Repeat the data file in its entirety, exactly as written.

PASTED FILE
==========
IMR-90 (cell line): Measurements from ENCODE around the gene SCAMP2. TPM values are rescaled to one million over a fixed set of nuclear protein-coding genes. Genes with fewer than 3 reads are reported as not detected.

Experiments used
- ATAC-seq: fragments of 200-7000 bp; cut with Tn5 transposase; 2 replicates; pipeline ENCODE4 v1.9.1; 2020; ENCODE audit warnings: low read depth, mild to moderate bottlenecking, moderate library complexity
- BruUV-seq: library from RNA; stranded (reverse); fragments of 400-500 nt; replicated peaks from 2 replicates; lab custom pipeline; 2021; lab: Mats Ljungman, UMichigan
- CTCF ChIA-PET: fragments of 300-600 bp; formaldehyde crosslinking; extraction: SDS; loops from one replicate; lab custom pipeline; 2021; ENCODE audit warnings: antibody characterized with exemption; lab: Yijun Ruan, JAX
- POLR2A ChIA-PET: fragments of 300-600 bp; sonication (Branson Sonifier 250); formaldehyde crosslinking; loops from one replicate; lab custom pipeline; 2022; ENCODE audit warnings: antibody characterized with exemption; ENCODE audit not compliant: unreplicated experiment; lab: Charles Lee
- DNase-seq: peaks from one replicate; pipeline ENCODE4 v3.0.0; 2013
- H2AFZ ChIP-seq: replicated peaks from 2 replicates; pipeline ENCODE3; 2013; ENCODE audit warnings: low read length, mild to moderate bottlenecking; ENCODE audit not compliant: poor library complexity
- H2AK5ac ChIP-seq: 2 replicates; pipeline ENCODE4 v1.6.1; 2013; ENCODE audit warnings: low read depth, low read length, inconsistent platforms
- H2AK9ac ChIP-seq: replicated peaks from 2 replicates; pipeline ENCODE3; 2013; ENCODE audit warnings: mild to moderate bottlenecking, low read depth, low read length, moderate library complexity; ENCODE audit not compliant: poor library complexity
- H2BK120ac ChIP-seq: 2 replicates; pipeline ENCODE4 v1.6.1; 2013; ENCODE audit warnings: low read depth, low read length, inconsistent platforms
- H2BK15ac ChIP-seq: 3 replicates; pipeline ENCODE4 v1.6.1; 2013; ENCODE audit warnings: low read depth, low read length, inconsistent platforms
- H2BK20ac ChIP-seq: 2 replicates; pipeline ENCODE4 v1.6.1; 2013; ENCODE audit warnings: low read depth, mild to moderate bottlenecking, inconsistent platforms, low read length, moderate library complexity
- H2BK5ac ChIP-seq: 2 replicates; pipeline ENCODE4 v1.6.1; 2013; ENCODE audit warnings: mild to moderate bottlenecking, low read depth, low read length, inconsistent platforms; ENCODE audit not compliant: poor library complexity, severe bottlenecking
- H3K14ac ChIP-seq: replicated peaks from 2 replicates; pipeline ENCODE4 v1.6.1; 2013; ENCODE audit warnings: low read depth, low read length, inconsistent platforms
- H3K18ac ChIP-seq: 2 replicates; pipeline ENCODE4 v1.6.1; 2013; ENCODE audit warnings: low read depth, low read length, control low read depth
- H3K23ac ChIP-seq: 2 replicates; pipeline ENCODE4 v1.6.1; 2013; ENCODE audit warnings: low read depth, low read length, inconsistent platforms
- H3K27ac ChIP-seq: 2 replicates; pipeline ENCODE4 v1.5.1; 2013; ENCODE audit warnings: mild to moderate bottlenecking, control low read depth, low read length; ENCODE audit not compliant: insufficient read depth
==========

IMR-90 (cell line): Measurements from ENCODE around the gene SCAMP2. TPM values are rescaled to one million over a fixed set of nuclear protein-coding genes. Genes with fewer than 3 reads are reported as not detected.

Experiments used
- ATAC-seq: fragments of 200-7000 bp; cut with Tn5 transposase; 2 replicates; pipeline ENCODE4 v1.9.1; 2020; ENCODE audit warnings: low read depth, mild to moderate bottlenecking, moderate library complexity
- BruUV-seq: library from RNA; stranded (reverse); fragments of 400-500 nt; replicated peaks from 2 replicates; lab custom pipeline; 2021; lab: Mats Ljungman, UMichigan
- CTCF ChIA-PET: fragments of 300-600 bp; formaldehyde crosslinking; extraction: SDS; loops from one replicate; lab custom pipeline; 2021; ENCODE audit warnings: antibody characterized with exemption; lab: Yijun Ruan, JAX
- POLR2A ChIA-PET: fragments of 300-600 bp; sonication (Branson Sonifier 250); formaldehyde crosslinking; loops from one replicate; lab custom pipeline; 2022; ENCODE audit warnings: antibody characterized with exemption; ENCODE audit not compliant: unreplicated experiment; lab: Charles Lee
- DNase-seq: peaks from one replicate; pipeline ENCODE4 v3.0.0; 2013
- H2AFZ ChIP-seq: replicated peaks from 2 replicates; pipeline ENCODE3; 2013; ENCODE audit warnings: low read length, mild to moderate bottlenecking; ENCODE audit not compliant: poor library complexity
- H2AK5ac ChIP-seq: 2 replicates; pipeline ENCODE4 v1.6.1; 2013; ENCODE audit warnings: low read depth, low read length, inconsistent platforms
- H2AK9ac ChIP-seq: replicated peaks from 2 replicates; pipeline ENCODE3; 2013; ENCODE audit warnings: mild to moderate bottlenecking, low read depth, low read length, moderate library complexity; ENCODE audit not compliant: poor library complexity
- H2BK120ac ChIP-seq: 2 replicates; pipeline ENCODE4 v1.6.1; 2013; ENCODE audit warnings: low read depth, low read length, inconsistent platforms
- H2BK15ac ChIP-seq: 3 replicates; pipeline ENCODE4 v1.6.1; 2013; ENCODE audit warnings: low read depth, low read length, inconsistent platforms
- H2BK20ac ChIP-seq: 2 replicates; pipeline ENCODE4 v1.6.1; 2013; ENCODE audit warnings: low read depth, mild to moderate bottlenecking, inconsistent platforms, low read length, moderate library complexity
- H2BK5ac ChIP-seq: 2 replicates; pipeline ENCODE4 v1.6.1; 2013; ENCODE audit warnings: mild to moderate bottlenecking, low read depth, low read length, inconsistent platforms; ENCODE audit not compliant: poor library complexity, severe bottlenecking
- H3K14ac ChIP-seq: replicated peaks from 2 replicates; pipeline ENCODE4 v1.6.1; 2013; ENCODE audit warnings: low read depth, low read length, inconsistent platforms
- H3K18ac ChIP-seq: 2 replicates; pipeline ENCODE4 v1.6.1; 2013; ENCODE audit warnings: low read depth, low read length, control low read depth
- H3K23ac ChIP-seq: 2 replicates; pipeline ENCODE4 v1.6.1; 2013; ENCODE audit warnings: low read depth, low read length, inconsistent platforms
- H3K27ac ChIP-seq: 2 replicates; pipeline ENCODE4 v1.5.1; 2013; ENCODE audit warnings: mild to moderate bottlenecking, control low read depth, low read length; ENCODE audit not compliant: insufficient read depth